Christmas Shoppers Beware: U.S. Law Can’t Protect You from Dangerous Counterfeits on Amazon and eBay

Throughout the years that I invested in China I can keep in mind various celebrations where I would be looking for something on Taobao or another Chinese e-commerce website and have a Chinese good friend examine my shoulder and ask if I ‘d like some help. This deal typically wasn’t flexible, they were essentially stating, “You’re an immigrant and have no idea the best ways to shop online in China and it’s my obligation to save you.” Most of the time, they were proper.

At that time, online shopping in China was much different than in the United States. The Chinese platforms had lots of fraudsters, counterfeiters,and items where there was no other way to inform if they truly were what it stated in the plan. These websites were so infamous that when I would go back to the United States I ‘d breathe a sigh of relief that I might once again purchase items with self-confidence from tested American e-commerce platforms like Amazon.

These days are no more. As Chinese e-commerce websites like Taobao punished counterfeiters– getting rid of 380 million products and 180,000 merchants– Amazon, eBay,and Walmart opened their doors and welcomed them right in, deteriorating their own markets into cesspools of fake, phony, possibly harmful, and otherwise uncontrolled items. According to the United States Chamber of Commerce, China is the source of 86% of the world’s fakes. According to Marketplace Pulse, Chinese sellers now make up 25% of Amazon’s U.S. market. There is a direct connection here.

Legal impunity for everybody

In 2015, Amazon won a claim that eliminated them from legal liability for what 3rd party suppliers offered on their website, and this choice– maybe not coincidentally– accompanied a huge push to get more Chinese suppliers selling to people in the United States– consisting of the developing of an unique maritime arrangement which enables Chinese merchants to deliver complete container loads of items directly to Amazon’s U.S. storage facilities. That, integrated with the USPS’s policy of offering Chinese merchants with subsidized shipping rates (allowing them to send by mail parcels to the United States less expensive than it costs to send by mail the very same parcel locally), means that U.S. markets were opened broad for the specific very same “bad stars” who have long contaminated China’s e-commerce community.

If taking part in cross-border e-commerce, copyright, trademark,and customer security laws not apply; the transgressors of the criminal activities are outside the legal jurisdiction of U.S. courts and Amazon and eBay cannot yet be held liable. E-commerce websites like Amazon, eBay, and Walmart do not have reliable vetting systems for new sellers, U.S. customs is not able to appropriately evaluate parcels coming in from abroad, and the American legal system is embarrassingly inefficient at safeguarding its people from foreign wrongdoers delivering in prohibited products. In this environment, fake and unsafe items circulation easily over U.S. borders and into the houses of U.S. residents, and no one with any power appears prepared or able to do anything about it.

Purchaser beware

When shopping online in the United States, the mantra of the day is plain “purchaser beware.”. Over the previous 6 years Craig Crosby he has been leading a motion versus the $1.7 trillion annually criminal counterfeiting business by means of The Counterfeit Report, a customer advocacy company that has been included on ABC, NBC, CBS, Al-Jazeera, Fox News TELEVISION, 20/20, along with here on Forbes.com. He runs a group of scientists and engineers who not only find, determine, and verify fakes from many sources, but also gathers them also– bagging and tagging them to the requirements of police in case they are ever required as proof in the numerous suits that he takes part in.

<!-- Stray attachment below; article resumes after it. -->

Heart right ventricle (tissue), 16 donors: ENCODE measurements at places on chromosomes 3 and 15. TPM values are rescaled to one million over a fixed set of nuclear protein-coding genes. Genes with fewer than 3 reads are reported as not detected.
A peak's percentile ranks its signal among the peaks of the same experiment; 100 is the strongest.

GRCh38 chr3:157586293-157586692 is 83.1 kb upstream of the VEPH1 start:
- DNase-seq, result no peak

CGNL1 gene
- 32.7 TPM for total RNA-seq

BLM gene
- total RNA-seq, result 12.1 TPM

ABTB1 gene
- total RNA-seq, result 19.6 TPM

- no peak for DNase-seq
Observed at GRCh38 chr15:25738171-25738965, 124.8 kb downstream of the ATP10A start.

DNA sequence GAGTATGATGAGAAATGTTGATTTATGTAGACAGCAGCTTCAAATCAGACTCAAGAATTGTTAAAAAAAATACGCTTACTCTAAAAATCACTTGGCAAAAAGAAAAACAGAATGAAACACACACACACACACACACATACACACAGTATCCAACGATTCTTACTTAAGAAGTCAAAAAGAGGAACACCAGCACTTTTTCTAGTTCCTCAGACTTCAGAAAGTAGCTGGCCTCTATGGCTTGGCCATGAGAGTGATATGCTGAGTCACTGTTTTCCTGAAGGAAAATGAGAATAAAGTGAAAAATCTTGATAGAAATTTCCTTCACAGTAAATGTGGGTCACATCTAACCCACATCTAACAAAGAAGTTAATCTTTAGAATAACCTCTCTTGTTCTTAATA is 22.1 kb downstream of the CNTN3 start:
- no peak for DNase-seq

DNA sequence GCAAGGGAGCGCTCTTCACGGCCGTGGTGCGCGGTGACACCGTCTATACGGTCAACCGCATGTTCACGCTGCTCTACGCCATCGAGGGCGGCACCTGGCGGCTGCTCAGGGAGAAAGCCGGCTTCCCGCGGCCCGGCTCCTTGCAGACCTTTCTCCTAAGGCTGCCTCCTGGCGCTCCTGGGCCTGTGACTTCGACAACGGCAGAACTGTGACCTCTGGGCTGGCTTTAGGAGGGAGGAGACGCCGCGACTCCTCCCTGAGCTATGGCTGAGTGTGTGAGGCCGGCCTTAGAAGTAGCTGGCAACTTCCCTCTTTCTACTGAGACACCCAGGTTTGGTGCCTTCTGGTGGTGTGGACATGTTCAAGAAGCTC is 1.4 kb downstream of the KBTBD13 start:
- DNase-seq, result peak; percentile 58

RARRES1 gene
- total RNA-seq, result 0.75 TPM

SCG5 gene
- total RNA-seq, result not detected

To name a few things, Crosby and his group has found the following products being offered to Americans through our huge e-commerce websites: Gucci, Chanel, Prada perfumes which contain urine, germs, antifreeze, beryllium (a carcinogen), cadmium, and lead; “Apple” chargers that catch on fire; 1.8 million phony “main U.S. armed force” tourniquets that have the tendency to break when used; smoke alarm that are absolutely nothing but plastic boxes with push button alarms; fake Phillip halogen auto headlights; and bee pollen laced with methamphetamine.

“That’s sort of cool,” he jested, “I’m going to go try bee pollen as a supplement to see if it makes me feel much better and, wow, I feel excellent! I’m taking methamphetamine! What an excellent supplement!” Altering his tone, Crosby then informed me about an inquiry that he got from a school who sent out 30 kids home with battery chargers for their iPads which consequently captured a few of their beds on fire.

Beyond that, Amazon has been struck with a class action claim for helping with the sale of solar eclipse glasses from China that didn’t work, a lady in the U.K. had her eyes glued nearby fake makeup she purchased on eBay, and Mark Elliot of the United States Chamber of Commerce’s Global IP Center mentioned that “From phony medications to bad brakes and lead-laden toys, fake products posture a real threat to customers and a pricey danger to business neighborhood,” in a landmark report entitled Measuring the Magnitude of Global Counterfeiting.